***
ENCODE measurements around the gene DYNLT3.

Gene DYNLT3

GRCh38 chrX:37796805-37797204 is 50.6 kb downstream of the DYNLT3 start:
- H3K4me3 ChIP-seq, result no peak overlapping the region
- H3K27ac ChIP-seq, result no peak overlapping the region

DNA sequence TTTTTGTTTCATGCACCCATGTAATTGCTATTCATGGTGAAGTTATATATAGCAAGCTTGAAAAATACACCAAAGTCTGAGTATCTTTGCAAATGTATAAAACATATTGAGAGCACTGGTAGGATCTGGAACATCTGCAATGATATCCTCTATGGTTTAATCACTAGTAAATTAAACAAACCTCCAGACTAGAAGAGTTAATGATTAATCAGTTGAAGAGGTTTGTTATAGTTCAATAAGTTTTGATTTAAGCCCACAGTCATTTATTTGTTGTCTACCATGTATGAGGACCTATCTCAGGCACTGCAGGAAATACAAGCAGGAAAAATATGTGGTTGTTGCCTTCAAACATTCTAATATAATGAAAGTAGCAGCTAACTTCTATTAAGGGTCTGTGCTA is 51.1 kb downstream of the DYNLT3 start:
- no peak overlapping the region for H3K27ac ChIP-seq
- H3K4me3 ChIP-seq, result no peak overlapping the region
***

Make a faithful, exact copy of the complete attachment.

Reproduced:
ENCODE measurements around the gene DYNLT3.

Gene DYNLT3

GRCh38 chrX:37796805-37797204 is 50.6 kb downstream of the DYNLT3 start:
- H3K4me3 ChIP-seq, result no peak overlapping the region
- H3K27ac ChIP-seq, result no peak overlapping the region

DNA sequence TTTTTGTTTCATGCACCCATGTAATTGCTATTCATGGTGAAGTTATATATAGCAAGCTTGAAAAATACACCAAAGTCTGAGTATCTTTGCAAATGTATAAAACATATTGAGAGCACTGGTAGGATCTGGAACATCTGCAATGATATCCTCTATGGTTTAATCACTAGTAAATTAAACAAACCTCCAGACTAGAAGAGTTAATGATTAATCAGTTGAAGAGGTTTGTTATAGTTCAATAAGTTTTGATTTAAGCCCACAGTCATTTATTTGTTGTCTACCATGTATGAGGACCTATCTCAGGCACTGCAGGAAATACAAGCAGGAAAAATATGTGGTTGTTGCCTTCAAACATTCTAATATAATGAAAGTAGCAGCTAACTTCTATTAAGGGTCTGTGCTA is 51.1 kb downstream of the DYNLT3 start:
- no peak overlapping the region for H3K27ac ChIP-seq
- H3K4me3 ChIP-seq, result no peak overlapping the region